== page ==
It’s an unlikely battlefield for the purists’ last stand. Having dismissed the 29er, those of us who have clung to the belief that 26 inch wheels can rotate as well as other circular structures find ourselves cozying up to an unlikely bedfellow; the 650b wheel. What sense does that make? If we didn’t think it was worth it to move to a larger wheel size that has well-documented advantages in many situations, why would we forsake two six for slimmer margins and advantages that are less easily felt or measured?
At least it’s not a 29er? Is that our point? For some reason we’re okay with a little bit bigger, almost independent of performance. If we can’t get a new 26″-wheeled bike, and if we own one that will be an even trade for a dropper post by October, 650b must be the way forward? It seems that 650b has profited from the 29er backlash that persists among a stubborn, (curmudgeonly? pig headed?) portion of our ranks.
So how did this squarely grumpy group managed to fit into a 27.5” hole? Early believers in the 29er fought long and hard to convince riders, but once big wheels arrived in full force the middle size gained market share without breaking a sweat.
This hasty acceptance of mid-sized wheels might have little to do with our affection for their circumference. It’s said so often it’s long past cliché; mountain biking is a lifestyle. Many of us live and breathe this sport. We pay attention to trends and changes, buy and sell parts and frames often, and we want to be able to get value out of the stuff we’ve lost our affection for.
Vinyl didn’t disappear overnight but CDs did. This process is happening faster all the time. We’ve learned that we hang on to standards at our peril. Wish you had sold your film camera when it was worth something? How about those 205 cm race skis? Now it’s 26” carbon wheels that are losing value faster than Nigerian currency. Even Yeti decided to fire sale their remaining stock of the popular and much-loved SB66 platform rather than get burnt later on in the sales cycle. Consumers want to feel as little of that heat as possible. This is a great time to score a deal on a used two sixer.
Don’t call me a hater. I am starting to get along better with two nines. They require more man-handling than smaller-wheeled steeds and while I haven’t completely figured it out, I’m getting there. There’s no denying the way big hoops hoover up bumpy terrain, forcing me to appreciate their straight line appeal, both climbing and descending, but I’m not a fan in the corners. When the bike tips over I seem to be more in the bike than on it. It just takes more force to maneuver them; more freight train than go kart.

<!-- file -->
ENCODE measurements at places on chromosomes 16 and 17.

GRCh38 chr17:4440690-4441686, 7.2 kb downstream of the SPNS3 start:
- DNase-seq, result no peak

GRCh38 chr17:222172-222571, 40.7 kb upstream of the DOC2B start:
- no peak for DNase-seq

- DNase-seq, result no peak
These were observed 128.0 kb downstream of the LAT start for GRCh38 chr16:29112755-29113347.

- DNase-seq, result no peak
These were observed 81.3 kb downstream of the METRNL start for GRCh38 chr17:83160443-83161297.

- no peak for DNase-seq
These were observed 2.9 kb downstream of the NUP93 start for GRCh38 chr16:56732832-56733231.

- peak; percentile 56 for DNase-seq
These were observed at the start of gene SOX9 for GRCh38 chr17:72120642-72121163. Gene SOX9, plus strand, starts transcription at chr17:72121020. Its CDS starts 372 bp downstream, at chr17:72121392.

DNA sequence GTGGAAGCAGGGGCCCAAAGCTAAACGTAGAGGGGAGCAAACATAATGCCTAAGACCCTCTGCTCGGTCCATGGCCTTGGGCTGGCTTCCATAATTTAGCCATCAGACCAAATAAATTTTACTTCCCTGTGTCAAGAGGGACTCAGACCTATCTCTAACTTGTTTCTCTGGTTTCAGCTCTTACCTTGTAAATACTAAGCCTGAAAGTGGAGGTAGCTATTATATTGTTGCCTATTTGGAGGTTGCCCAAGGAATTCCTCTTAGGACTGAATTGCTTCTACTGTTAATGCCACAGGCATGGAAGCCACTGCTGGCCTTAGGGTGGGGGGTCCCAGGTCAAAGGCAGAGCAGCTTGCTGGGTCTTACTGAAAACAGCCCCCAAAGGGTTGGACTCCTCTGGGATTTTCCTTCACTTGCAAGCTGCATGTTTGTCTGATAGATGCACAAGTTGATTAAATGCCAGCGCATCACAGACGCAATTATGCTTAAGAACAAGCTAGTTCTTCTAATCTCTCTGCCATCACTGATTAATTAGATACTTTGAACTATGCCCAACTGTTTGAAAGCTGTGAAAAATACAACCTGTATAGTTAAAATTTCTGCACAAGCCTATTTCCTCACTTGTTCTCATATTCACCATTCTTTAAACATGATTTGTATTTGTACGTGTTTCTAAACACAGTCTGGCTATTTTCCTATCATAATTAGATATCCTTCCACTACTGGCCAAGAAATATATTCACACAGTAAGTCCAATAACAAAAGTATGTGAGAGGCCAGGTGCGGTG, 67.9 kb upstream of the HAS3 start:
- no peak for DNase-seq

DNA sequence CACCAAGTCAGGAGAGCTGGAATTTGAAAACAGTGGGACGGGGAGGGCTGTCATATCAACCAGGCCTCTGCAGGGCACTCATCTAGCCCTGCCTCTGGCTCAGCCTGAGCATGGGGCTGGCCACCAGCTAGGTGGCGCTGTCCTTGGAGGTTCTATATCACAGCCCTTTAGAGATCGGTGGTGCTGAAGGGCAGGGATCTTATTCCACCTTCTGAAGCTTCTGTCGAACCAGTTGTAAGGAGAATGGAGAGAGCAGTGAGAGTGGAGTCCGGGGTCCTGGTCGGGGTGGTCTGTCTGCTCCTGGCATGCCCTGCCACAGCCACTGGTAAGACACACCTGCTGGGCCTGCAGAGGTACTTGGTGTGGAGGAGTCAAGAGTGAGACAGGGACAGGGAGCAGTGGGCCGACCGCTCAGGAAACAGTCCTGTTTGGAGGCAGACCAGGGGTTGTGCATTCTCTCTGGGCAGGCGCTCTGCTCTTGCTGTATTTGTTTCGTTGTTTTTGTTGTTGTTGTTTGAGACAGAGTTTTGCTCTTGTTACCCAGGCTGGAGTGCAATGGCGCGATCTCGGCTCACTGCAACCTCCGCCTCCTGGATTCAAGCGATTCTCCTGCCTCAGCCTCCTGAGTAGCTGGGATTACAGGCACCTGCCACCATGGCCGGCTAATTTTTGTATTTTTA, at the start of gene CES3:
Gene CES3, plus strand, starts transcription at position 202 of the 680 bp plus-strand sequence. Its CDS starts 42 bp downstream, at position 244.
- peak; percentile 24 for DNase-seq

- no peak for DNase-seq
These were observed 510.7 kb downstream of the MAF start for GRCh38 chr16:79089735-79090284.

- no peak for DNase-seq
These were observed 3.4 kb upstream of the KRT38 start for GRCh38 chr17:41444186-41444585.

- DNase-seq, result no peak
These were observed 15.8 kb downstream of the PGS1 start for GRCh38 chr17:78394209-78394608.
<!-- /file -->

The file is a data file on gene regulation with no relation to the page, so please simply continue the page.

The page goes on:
There are even categories of big wheeler that I like. If I find myself doing the BC Bike Race I will likely choose something like a Specialized Camber. A capable XC machine that goes up and down well and is surprisingly fun to ride. XC bikes needed to get better at descending and rolling over obstacles. But from trail to DH, which is about 95% of the riding I do, I’ve yet to be swayed.
And here on the Shore speeds are often slow. Wagon wheels generally lift your bike, raising your centre of gravity at the same time. Creeping into a steep switchback on those big hoops doesn’t inspire my confidence. On tweener wheels I feel just as comfortable as I do on 26.
And big wheelers don’t dance. At least at the speeds I’m capable of the bike doesn’t get loose underneath me. That moment when the bike gets light and gallops through a violent section of trail while the rest of your body feels motionless – that’s it. It’s on the list of moments that keep me coming back to the bike. And wagon wheelers don’t get me there. Not yet. I’m not seduced by the ‘they are just faster’ argument either. Maybe they are, and maybe they would even be faster under me with a little more experience, but maybe that’s not why I ride mountain bikes.
Of course I want to keep up with my buddies, or on the occasional golden day make it hard for them to keep my wheel on the way down. That’s fun. But it’s not nearly as fun as feeling your bike working beneath you, being able to flick your bike from one side of the trail to the other with subtle inputs. Tossing the bike around with a little anger and having it feel every ounce of your pain. That is two six to me. And if I can’t have it sixfitty may be the next best thing.
If I was a racer I just might see things differently, but I’m one of those saps who believes there are times when the fastest way to the finish line may not provide the most juice. When savouring each moment is more important than being King Of The Mountain. And if easier was always better why do so many riders have steel hardtails in their quiver?
Am I romanticizing the original wheel size and transferring that affection to twosevenfive? Yup. May I be proven wrong and eventually become a two nine evangelist? I wouldn’t bet against it. I’ve frequently been skeptical about the next big thing. I thought dropper posts were a stupid idea and now you’ll never catch me without one. I’m used to eating crow, and I’m comfortable with those lumps. But now that I’m forced to go bigger I’m choosing, in my pig-headed and curmudgeonly way, to go just a smidge bigger.